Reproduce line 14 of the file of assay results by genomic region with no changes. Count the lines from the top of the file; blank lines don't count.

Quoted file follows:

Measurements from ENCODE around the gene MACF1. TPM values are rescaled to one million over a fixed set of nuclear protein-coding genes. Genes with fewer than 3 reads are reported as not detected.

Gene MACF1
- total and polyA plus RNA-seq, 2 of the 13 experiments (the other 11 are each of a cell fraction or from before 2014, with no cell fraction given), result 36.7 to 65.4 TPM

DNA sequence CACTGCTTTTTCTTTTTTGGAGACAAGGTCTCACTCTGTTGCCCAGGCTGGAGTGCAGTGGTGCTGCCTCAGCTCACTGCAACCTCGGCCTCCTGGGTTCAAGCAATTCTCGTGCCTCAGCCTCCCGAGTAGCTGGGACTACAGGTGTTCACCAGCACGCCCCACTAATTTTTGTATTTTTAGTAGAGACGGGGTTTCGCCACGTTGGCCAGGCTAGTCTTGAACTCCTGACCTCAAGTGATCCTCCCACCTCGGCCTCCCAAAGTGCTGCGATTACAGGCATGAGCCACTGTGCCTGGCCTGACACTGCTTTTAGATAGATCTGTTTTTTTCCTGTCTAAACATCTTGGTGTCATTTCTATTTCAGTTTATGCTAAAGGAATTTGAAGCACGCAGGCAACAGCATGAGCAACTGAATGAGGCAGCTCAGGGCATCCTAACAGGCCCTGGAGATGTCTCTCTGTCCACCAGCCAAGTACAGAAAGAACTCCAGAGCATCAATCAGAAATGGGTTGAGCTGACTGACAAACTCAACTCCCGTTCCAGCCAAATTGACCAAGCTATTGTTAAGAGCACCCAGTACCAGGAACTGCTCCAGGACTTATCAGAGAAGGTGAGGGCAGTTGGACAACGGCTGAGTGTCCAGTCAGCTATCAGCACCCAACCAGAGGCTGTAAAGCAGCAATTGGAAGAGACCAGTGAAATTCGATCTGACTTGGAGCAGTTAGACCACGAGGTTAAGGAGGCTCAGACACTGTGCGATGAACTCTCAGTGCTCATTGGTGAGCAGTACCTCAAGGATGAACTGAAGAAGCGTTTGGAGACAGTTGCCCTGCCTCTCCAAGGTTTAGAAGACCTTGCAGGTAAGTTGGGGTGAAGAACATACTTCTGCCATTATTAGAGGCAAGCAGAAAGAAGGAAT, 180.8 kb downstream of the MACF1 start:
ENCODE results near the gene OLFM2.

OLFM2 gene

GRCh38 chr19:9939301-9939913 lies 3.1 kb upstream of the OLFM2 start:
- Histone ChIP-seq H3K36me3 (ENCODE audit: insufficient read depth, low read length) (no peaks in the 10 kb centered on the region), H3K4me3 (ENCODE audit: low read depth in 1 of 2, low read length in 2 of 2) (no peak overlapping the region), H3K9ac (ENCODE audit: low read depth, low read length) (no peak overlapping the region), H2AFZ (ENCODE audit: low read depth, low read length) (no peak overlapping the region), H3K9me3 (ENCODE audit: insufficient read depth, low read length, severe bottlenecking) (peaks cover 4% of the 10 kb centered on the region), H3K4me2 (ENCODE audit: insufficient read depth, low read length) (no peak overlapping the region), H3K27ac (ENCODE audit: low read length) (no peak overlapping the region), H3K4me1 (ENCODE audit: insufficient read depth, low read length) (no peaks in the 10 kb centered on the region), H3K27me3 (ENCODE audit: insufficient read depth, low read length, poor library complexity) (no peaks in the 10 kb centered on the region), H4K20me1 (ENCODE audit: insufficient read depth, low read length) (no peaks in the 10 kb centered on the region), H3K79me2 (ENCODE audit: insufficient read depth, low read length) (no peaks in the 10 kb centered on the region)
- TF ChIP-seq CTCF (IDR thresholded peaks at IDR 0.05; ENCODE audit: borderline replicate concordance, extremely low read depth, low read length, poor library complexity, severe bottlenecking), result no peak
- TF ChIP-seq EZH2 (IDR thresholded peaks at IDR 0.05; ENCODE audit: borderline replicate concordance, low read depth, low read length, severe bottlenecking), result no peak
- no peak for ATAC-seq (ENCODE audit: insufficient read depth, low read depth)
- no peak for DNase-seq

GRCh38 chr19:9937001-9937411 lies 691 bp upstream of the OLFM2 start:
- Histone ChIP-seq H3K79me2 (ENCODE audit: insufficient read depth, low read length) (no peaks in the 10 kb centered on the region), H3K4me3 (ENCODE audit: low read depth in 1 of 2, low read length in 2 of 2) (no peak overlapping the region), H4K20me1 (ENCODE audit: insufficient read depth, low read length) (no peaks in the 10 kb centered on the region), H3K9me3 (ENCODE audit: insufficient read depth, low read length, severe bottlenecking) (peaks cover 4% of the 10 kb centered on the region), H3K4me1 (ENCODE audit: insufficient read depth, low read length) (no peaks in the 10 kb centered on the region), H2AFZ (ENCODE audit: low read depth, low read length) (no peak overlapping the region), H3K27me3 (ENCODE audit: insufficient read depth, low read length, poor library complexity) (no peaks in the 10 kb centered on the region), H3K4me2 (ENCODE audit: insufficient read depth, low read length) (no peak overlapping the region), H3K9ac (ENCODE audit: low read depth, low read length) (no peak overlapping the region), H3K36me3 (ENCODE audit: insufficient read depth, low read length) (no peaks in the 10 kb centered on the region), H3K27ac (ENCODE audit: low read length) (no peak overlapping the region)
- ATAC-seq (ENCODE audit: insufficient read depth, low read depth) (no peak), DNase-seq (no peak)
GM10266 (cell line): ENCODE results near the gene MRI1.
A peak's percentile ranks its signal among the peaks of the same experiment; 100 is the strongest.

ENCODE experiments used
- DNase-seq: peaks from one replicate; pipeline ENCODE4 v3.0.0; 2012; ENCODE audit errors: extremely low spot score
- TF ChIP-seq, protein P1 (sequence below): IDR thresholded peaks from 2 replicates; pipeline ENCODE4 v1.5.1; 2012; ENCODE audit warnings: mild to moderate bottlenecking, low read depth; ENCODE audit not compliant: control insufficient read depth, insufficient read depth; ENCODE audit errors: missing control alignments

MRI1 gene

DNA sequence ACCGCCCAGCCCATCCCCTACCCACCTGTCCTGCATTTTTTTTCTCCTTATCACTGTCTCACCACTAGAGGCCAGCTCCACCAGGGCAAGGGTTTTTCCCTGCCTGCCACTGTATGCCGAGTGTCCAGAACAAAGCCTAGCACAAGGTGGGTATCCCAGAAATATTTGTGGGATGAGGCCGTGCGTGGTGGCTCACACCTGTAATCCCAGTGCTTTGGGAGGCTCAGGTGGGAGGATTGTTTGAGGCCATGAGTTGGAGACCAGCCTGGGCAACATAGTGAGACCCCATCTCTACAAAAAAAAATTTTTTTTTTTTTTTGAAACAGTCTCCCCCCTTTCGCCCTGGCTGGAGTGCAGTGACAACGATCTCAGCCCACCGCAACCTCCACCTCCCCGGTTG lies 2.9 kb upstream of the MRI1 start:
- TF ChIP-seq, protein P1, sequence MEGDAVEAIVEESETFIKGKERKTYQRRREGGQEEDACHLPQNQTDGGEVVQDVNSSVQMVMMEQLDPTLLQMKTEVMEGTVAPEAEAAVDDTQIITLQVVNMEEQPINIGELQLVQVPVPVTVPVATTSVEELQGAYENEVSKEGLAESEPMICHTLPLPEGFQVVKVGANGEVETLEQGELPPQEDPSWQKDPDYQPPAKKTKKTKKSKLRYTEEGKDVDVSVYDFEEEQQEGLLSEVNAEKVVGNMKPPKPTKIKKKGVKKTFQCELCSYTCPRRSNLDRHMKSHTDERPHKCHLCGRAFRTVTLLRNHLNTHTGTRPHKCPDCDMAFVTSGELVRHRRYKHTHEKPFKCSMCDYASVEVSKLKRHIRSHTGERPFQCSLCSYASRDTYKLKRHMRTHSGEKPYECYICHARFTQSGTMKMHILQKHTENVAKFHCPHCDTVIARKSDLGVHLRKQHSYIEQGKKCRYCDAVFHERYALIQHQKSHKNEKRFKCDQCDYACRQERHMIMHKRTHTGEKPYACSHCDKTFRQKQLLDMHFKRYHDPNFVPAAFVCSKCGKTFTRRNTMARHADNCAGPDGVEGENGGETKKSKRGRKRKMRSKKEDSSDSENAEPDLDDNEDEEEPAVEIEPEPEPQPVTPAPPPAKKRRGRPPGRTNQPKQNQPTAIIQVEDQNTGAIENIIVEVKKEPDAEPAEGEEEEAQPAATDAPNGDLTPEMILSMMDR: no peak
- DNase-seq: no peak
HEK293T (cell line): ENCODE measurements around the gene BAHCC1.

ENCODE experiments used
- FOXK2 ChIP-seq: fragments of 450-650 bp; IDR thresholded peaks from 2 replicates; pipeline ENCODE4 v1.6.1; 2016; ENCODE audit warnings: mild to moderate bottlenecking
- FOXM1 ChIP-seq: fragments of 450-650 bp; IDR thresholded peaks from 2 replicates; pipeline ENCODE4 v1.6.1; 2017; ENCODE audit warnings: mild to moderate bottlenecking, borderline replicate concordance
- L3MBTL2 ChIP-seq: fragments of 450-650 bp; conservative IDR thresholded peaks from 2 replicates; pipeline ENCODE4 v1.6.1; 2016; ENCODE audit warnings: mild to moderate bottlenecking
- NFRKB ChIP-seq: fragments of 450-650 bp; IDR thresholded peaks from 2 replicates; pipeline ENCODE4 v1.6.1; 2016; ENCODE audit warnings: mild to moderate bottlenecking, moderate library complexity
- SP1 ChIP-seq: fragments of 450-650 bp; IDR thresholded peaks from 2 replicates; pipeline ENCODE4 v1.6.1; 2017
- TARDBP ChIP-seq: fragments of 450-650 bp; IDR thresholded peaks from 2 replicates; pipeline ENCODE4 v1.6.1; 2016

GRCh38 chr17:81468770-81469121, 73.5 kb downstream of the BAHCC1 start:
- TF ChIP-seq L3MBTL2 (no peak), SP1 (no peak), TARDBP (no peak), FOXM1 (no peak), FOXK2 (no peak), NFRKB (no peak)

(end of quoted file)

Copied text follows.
- Histone ChIP-seq H3K79me2 (ENCODE audit: insufficient read depth, low read length) (no peaks in the 10 kb centered on the region), H3K4me3 (ENCODE audit: low read depth in 1 of 2, low read length in 2 of 2) (no peak overlapping the region), H4K20me1 (ENCODE audit: insufficient read depth, low read length) (no peaks in the 10 kb centered on the region), H3K9me3 (ENCODE audit: insufficient read depth, low read length, severe bottlenecking) (peaks cover 4% of the 10 kb centered on the region), H3K4me1 (ENCODE audit: insufficient read depth, low read length) (no peaks in the 10 kb centered on the region), H2AFZ (ENCODE audit: low read depth, low read length) (no peak overlapping the region), H3K27me3 (ENCODE audit: insufficient read depth, low read length, poor library complexity) (no peaks in the 10 kb centered on the region), H3K4me2 (ENCODE audit: insufficient read depth, low read length) (no peak overlapping the region), H3K9ac (ENCODE audit: low read depth, low read length) (no peak overlapping the region), H3K36me3 (ENCODE audit: insufficient read depth, low read length) (no peaks in the 10 kb centered on the region), H3K27ac (ENCODE audit: low read length) (no peak overlapping the region)